Thirteen workshops and information stands were available to attend during the afternoon session. The workshops and stands included practical ways in which we can to reduce our carbon footprint and tread more lightly on the earth, environmentally friendly products to buy as well as schemes available to participate in.

ECOchurch with Rachael Curry and David Hughes

EcoChurch is a project run by A Rocha UK, which allows congregations across the UK to register their church and be recognised for achieving increased levels of environmental friendliness. The levels available - Bronze, Silver and Gold each have different criteria to reach, and requires the congregation and its leaders to actively engage in fighting climate change.

The EcoShed with Kallum Nicholson

Kallum owns a shop in Trinity Market, Hull 'The EcoShed' which sells environmentally friendly products. There were some of these products available to buy including washing bags, soap nuts, beauty products, reusable coffee cups, and Children's toys. In Kallum's workshop participants learnt to make EcoBricks. Used, cleaned and dried plastic bottles, of various sizes, are filled to the brim with single use plastic items. The materials put into the bottle must be nothing but plastic, so no paper, metal, glass or organic materials. Once completed, EcoBricks are used as the building blocks of 'mud' huts and Earth Ships.

Conscious Consideration with Megan Whiteman

Conscious Consideration is a project run by Megan Whiteman, which has 'environmental and social justice' at its core. Set up through an internship awarded to Megan by the North and East District of the Methodist Church, the aim of Conscious Consideration is to recommend methods and provide ideas on how environmental and social sustainability can be achieved. Conscious Consideration focusses on 'living conditions, health, security, fair wages' and 'access to education' to step towards these goals. Practical ideas are available to enable us all to impact a little less on our Earth. For example, the 'Buying Hierarchy', which as Megan's information suggests, before you buy new, consider using what you have, or consider swapping, buying second hand, making your own, or buying from sustainable brands.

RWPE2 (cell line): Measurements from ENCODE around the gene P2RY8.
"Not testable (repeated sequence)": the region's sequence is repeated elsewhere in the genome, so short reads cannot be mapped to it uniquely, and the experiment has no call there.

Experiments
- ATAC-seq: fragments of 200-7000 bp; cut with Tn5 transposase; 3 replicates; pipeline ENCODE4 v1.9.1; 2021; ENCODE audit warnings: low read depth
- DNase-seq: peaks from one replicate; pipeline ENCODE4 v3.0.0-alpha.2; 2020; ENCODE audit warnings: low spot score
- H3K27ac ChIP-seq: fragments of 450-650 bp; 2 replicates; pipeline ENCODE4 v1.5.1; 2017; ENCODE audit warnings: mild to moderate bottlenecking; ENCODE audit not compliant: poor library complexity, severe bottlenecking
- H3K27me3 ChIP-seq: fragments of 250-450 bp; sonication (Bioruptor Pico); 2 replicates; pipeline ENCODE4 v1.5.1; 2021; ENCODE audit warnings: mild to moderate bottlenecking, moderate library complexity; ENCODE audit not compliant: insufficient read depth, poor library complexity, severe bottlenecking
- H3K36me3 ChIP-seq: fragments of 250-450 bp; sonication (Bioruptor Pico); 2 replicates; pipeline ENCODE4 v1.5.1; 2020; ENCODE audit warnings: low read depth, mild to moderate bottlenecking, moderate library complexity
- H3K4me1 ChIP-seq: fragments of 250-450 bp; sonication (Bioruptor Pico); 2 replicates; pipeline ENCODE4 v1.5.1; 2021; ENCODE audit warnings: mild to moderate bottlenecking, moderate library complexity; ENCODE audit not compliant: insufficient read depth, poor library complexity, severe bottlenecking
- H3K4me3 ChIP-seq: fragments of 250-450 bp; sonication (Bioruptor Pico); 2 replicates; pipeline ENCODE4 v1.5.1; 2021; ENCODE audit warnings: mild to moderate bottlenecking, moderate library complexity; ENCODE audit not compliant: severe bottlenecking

Climate Stewards with Rachel Curry and David Hughes

The carbon footprint is a measure of the impact we each have on the Earth based on the CO2 emissions we create just by the lifestyles we lead. Each individual's carbon footprint is different depending on what activities they take part in. Using children's building bricks as units of carbon, the Climate Stewards workshop allowed participants to look at their lifestyle and work out how large a carbon footprint they leave behind during everyday life. Taking a look at their current footprint allows individuals to look at how they can reduce their impact further, perhaps even identifying particular aspects of their lifestyle that need more focus.